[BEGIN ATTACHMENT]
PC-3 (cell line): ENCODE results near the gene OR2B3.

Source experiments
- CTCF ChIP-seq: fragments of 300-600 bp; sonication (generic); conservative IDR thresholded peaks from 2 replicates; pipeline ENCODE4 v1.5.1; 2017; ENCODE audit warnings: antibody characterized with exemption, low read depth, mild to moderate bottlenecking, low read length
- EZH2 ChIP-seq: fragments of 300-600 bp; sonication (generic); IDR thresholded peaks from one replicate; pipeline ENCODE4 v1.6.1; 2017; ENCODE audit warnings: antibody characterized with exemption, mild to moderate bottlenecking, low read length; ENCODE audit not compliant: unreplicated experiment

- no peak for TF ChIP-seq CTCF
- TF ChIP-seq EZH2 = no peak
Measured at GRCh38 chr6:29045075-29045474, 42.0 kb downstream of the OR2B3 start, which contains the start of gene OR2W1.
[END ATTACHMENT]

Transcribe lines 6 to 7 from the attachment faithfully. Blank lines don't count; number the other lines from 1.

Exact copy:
- TF ChIP-seq EZH2 = no peak
Measured at GRCh38 chr6:29045075-29045474, 42.0 kb downstream of the OR2B3 start, which contains the start of gene OR2W1.